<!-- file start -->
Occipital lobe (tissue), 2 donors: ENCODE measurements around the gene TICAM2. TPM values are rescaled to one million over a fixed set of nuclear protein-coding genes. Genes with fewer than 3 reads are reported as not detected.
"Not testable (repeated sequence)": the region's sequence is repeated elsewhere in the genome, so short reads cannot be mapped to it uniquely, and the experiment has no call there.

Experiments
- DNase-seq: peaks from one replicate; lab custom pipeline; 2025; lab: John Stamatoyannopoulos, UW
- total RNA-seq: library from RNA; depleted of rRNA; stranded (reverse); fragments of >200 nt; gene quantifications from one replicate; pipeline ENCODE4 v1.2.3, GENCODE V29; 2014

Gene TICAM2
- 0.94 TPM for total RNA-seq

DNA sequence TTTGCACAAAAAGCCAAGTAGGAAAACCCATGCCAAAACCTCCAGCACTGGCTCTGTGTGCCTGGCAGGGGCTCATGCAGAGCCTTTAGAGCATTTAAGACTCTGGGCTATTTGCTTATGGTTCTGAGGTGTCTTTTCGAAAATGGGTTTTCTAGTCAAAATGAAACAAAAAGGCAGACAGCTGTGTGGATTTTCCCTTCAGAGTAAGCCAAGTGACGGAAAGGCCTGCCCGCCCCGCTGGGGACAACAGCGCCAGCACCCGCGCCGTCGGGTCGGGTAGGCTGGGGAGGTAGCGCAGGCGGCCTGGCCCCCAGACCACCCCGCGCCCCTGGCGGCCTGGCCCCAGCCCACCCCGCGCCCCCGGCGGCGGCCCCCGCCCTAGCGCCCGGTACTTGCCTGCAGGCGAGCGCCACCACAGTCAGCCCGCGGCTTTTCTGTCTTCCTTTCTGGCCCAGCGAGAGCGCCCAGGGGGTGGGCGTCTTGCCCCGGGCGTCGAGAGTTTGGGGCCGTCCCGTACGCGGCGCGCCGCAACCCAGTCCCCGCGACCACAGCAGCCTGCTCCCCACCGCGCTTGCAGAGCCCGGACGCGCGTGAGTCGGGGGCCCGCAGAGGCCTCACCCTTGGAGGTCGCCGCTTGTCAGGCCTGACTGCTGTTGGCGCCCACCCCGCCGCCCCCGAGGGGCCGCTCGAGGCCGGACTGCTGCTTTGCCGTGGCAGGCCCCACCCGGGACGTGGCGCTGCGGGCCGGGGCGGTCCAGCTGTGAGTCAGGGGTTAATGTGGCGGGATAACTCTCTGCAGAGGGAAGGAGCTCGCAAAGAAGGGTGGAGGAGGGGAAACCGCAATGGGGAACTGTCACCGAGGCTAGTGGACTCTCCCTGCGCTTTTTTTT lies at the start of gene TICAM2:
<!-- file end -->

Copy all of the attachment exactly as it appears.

Occipital lobe (tissue), 2 donors: ENCODE measurements around the gene TICAM2. TPM values are rescaled to one million over a fixed set of nuclear protein-coding genes. Genes with fewer than 3 reads are reported as not detected.
"Not testable (repeated sequence)": the region's sequence is repeated elsewhere in the genome, so short reads cannot be mapped to it uniquely, and the experiment has no call there.

Experiments
- DNase-seq: peaks from one replicate; lab custom pipeline; 2025; lab: John Stamatoyannopoulos, UW
- total RNA-seq: library from RNA; depleted of rRNA; stranded (reverse); fragments of >200 nt; gene quantifications from one replicate; pipeline ENCODE4 v1.2.3, GENCODE V29; 2014

Gene TICAM2
- 0.94 TPM for total RNA-seq

DNA sequence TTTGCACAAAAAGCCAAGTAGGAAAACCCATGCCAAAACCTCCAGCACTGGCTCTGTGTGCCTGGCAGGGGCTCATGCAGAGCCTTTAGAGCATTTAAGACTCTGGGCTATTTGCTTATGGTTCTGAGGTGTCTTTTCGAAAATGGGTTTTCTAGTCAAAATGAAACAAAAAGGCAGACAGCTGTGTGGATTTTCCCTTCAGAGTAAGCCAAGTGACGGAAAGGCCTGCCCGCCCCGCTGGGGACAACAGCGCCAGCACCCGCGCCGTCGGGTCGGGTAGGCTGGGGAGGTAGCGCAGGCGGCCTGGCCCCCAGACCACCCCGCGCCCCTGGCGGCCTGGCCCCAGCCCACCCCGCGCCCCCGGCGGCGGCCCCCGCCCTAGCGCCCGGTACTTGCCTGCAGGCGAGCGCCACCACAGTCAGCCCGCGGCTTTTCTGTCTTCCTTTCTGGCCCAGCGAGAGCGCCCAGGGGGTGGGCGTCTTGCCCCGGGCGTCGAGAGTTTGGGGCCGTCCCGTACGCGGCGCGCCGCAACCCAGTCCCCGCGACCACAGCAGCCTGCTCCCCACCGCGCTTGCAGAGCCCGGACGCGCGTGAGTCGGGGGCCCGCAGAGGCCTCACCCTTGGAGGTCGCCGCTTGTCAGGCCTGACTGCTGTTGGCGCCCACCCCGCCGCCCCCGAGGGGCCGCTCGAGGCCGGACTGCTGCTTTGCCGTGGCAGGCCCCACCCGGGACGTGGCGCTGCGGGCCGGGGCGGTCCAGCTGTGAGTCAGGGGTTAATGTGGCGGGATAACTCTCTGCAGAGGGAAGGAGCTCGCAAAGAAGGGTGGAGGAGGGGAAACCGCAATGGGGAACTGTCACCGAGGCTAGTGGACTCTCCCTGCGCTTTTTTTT lies at the start of gene TICAM2: